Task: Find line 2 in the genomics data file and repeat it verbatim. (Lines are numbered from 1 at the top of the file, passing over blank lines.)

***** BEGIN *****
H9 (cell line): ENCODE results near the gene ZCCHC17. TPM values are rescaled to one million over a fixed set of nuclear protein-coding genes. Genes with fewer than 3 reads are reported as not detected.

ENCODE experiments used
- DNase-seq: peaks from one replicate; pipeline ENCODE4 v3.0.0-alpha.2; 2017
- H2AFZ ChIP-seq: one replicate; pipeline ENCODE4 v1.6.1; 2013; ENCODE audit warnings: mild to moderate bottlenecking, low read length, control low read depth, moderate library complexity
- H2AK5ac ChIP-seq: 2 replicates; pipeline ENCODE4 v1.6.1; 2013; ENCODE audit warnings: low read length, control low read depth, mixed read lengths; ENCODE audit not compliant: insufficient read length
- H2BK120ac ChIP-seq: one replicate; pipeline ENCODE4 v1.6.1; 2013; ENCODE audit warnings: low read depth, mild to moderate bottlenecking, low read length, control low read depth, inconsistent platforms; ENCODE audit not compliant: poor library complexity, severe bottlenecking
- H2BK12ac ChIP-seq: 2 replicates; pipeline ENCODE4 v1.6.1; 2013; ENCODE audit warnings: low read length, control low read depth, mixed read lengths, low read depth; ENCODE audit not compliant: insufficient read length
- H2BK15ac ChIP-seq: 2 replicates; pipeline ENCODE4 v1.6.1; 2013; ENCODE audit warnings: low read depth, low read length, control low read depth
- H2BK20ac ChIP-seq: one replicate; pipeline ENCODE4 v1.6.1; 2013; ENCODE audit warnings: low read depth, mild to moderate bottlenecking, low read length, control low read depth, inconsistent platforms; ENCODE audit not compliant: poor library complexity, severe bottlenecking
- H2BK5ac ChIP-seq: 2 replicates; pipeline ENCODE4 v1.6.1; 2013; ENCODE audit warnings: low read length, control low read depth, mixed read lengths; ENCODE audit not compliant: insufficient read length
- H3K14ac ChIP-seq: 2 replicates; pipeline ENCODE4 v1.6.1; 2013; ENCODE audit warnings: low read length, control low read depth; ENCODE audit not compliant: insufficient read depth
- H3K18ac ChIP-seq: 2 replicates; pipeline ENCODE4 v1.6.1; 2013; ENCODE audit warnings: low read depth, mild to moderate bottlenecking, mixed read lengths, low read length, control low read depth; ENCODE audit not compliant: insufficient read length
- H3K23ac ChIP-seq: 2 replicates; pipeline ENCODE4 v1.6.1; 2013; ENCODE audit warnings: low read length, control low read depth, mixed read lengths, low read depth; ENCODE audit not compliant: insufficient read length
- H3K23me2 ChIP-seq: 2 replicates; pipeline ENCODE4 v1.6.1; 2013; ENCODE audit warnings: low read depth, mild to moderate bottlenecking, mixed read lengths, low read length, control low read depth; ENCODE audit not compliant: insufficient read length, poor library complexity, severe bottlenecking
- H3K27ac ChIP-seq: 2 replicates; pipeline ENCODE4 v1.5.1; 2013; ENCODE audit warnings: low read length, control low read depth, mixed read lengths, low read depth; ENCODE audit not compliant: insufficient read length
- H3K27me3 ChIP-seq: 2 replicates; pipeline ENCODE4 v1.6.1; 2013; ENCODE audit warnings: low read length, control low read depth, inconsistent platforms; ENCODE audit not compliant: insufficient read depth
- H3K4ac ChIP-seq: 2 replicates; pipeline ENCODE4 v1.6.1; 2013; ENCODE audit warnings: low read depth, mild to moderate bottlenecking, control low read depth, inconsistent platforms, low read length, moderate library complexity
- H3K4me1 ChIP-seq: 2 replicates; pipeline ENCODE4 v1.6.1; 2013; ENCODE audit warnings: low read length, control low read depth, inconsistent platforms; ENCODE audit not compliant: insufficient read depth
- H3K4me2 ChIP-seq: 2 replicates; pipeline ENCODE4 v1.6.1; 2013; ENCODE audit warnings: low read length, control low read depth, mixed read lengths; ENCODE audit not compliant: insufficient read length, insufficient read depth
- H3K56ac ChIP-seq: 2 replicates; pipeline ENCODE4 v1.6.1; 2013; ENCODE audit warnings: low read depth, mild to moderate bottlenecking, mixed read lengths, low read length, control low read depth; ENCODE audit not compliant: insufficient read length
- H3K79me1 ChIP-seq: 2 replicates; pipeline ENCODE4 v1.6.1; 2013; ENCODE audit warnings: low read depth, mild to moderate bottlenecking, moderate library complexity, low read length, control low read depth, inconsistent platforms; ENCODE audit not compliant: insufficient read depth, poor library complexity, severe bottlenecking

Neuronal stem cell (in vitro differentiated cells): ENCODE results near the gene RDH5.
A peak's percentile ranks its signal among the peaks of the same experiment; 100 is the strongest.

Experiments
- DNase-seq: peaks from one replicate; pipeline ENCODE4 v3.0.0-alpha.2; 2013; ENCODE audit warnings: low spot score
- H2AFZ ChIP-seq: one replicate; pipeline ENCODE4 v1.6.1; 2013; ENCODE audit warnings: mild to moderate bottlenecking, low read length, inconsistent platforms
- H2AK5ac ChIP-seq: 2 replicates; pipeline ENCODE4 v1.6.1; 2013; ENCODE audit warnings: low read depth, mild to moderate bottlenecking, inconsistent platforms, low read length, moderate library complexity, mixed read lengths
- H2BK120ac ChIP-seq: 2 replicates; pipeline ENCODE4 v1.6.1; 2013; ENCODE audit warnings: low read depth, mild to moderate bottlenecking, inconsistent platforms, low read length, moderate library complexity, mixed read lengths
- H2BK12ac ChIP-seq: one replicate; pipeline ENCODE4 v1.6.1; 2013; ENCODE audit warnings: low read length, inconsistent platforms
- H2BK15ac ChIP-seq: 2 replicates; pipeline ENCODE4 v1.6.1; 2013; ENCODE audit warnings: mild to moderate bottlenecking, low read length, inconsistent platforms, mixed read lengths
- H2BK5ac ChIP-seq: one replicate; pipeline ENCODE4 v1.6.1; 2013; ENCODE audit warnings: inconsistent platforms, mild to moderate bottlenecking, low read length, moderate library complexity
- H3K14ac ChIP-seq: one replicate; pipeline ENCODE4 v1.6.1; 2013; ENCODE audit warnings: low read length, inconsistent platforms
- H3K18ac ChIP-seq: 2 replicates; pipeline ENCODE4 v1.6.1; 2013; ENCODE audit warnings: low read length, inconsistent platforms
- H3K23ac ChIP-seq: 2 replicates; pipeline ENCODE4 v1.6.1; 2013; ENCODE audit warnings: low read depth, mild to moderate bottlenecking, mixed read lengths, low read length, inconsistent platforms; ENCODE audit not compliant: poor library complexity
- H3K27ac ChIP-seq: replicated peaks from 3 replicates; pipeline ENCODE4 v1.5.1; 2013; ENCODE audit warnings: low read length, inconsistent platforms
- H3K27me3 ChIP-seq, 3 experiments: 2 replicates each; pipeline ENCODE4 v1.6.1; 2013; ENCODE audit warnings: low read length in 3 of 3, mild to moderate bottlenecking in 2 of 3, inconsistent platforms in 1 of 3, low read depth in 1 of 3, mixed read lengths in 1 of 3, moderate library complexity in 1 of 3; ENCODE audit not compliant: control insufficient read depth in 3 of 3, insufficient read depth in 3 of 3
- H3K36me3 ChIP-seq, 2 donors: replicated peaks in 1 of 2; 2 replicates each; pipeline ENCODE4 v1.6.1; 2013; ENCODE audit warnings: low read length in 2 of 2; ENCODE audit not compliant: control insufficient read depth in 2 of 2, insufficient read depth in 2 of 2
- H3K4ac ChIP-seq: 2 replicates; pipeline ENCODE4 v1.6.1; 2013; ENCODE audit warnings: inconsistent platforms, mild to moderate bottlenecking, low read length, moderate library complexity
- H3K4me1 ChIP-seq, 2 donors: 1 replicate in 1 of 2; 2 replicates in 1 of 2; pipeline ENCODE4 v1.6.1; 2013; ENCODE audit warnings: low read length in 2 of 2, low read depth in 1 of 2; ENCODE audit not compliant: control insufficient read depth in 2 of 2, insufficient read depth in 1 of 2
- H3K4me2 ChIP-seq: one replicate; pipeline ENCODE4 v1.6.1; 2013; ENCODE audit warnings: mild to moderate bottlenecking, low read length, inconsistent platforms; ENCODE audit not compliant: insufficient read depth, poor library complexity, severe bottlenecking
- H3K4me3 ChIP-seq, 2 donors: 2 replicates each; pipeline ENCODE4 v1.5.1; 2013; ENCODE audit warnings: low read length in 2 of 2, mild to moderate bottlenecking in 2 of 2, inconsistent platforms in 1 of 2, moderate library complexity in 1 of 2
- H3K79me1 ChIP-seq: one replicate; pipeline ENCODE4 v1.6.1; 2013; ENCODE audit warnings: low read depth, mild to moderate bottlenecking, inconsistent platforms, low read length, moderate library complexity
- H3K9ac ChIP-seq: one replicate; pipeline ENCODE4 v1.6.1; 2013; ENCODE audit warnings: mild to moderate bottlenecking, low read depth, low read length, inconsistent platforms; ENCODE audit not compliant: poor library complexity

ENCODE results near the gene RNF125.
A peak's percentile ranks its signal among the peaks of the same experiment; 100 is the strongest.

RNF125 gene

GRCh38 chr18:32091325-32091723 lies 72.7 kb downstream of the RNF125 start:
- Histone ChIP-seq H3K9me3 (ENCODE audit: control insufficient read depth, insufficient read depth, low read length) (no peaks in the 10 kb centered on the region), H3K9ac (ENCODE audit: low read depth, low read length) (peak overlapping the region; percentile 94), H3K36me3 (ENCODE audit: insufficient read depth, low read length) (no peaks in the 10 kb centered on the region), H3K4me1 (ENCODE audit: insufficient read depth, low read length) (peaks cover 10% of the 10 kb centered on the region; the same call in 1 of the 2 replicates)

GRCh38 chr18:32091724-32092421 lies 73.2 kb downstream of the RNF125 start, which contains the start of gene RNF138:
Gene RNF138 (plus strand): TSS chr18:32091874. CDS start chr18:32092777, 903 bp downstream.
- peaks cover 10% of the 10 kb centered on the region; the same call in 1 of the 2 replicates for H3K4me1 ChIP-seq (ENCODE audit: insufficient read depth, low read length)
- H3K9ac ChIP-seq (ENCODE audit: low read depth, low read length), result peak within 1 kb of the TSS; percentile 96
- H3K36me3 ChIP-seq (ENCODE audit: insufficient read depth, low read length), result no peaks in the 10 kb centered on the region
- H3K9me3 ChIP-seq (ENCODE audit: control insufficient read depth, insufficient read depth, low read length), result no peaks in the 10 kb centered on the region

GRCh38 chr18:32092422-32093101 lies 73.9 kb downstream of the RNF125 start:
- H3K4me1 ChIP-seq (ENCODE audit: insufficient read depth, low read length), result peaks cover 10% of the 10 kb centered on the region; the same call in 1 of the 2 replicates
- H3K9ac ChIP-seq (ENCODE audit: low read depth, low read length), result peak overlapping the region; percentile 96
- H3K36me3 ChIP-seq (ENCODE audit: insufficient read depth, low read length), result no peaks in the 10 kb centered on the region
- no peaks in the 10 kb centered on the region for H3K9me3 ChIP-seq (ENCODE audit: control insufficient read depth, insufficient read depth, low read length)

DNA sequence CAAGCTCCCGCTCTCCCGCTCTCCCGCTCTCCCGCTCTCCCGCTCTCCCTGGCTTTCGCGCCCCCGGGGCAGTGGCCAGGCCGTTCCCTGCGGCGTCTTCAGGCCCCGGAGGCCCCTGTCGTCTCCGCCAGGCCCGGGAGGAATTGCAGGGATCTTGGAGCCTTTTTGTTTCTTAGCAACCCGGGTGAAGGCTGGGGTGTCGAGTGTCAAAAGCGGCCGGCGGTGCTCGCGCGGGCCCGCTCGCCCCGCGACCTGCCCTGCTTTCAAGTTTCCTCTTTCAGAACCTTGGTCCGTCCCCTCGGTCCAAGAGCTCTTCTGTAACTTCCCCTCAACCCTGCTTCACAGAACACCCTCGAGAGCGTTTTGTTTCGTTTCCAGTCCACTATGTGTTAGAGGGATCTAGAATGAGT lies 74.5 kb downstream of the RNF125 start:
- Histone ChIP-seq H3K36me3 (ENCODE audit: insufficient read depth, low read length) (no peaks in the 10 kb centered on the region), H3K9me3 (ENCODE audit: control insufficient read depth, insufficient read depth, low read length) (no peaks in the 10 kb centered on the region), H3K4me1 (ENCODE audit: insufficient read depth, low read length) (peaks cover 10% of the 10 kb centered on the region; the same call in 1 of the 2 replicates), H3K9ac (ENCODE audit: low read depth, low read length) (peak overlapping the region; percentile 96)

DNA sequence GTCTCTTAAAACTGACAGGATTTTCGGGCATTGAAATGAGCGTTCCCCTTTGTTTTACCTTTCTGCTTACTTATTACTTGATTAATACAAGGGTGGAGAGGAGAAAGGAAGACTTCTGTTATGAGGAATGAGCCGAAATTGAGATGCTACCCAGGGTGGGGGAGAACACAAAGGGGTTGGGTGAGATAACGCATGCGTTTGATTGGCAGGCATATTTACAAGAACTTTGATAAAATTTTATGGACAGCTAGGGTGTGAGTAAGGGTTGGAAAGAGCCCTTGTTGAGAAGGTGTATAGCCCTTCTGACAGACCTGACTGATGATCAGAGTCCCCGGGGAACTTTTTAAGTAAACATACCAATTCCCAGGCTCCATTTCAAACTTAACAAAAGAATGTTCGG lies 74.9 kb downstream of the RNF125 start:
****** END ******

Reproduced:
ENCODE experiments used